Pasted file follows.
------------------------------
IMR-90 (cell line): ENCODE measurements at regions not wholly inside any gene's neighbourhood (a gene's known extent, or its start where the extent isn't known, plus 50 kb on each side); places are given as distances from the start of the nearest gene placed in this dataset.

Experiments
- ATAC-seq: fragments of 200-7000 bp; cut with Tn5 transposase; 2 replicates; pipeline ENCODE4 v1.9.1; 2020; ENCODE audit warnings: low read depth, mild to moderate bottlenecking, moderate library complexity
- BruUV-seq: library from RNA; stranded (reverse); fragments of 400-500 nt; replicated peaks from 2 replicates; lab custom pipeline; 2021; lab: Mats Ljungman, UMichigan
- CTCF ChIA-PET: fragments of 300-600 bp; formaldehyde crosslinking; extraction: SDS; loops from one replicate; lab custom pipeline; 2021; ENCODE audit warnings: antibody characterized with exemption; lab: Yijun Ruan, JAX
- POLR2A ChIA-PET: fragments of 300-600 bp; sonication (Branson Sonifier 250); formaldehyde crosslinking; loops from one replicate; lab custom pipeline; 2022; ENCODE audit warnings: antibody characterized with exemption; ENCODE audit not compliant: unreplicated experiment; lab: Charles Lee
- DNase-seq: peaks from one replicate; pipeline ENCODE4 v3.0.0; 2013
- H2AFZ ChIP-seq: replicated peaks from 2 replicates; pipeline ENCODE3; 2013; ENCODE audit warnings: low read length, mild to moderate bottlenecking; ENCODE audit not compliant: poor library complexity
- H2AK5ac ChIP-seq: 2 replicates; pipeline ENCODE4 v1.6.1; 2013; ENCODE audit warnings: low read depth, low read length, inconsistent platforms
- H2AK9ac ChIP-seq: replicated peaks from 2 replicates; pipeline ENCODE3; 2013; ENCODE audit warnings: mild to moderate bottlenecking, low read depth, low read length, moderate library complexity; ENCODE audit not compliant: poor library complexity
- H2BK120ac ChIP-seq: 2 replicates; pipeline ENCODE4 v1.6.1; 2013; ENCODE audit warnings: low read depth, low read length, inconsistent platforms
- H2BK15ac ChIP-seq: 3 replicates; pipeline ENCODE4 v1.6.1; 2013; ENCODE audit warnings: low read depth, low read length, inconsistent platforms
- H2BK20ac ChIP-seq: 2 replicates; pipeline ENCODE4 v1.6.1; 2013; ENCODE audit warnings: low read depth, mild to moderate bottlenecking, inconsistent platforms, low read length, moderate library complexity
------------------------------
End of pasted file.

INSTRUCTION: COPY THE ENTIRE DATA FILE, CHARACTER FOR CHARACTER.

IMR-90 (cell line): ENCODE measurements at regions not wholly inside any gene's neighbourhood (a gene's known extent, or its start where the extent isn't known, plus 50 kb on each side); places are given as distances from the start of the nearest gene placed in this dataset.

Experiments
- ATAC-seq: fragments of 200-7000 bp; cut with Tn5 transposase; 2 replicates; pipeline ENCODE4 v1.9.1; 2020; ENCODE audit warnings: low read depth, mild to moderate bottlenecking, moderate library complexity
- BruUV-seq: library from RNA; stranded (reverse); fragments of 400-500 nt; replicated peaks from 2 replicates; lab custom pipeline; 2021; lab: Mats Ljungman, UMichigan
- CTCF ChIA-PET: fragments of 300-600 bp; formaldehyde crosslinking; extraction: SDS; loops from one replicate; lab custom pipeline; 2021; ENCODE audit warnings: antibody characterized with exemption; lab: Yijun Ruan, JAX
- POLR2A ChIA-PET: fragments of 300-600 bp; sonication (Branson Sonifier 250); formaldehyde crosslinking; loops from one replicate; lab custom pipeline; 2022; ENCODE audit warnings: antibody characterized with exemption; ENCODE audit not compliant: unreplicated experiment; lab: Charles Lee
- DNase-seq: peaks from one replicate; pipeline ENCODE4 v3.0.0; 2013
- H2AFZ ChIP-seq: replicated peaks from 2 replicates; pipeline ENCODE3; 2013; ENCODE audit warnings: low read length, mild to moderate bottlenecking; ENCODE audit not compliant: poor library complexity
- H2AK5ac ChIP-seq: 2 replicates; pipeline ENCODE4 v1.6.1; 2013; ENCODE audit warnings: low read depth, low read length, inconsistent platforms
- H2AK9ac ChIP-seq: replicated peaks from 2 replicates; pipeline ENCODE3; 2013; ENCODE audit warnings: mild to moderate bottlenecking, low read depth, low read length, moderate library complexity; ENCODE audit not compliant: poor library complexity
- H2BK120ac ChIP-seq: 2 replicates; pipeline ENCODE4 v1.6.1; 2013; ENCODE audit warnings: low read depth, low read length, inconsistent platforms
- H2BK15ac ChIP-seq: 3 replicates; pipeline ENCODE4 v1.6.1; 2013; ENCODE audit warnings: low read depth, low read length, inconsistent platforms
- H2BK20ac ChIP-seq: 2 replicates; pipeline ENCODE4 v1.6.1; 2013; ENCODE audit warnings: low read depth, mild to moderate bottlenecking, inconsistent platforms, low read length, moderate library complexity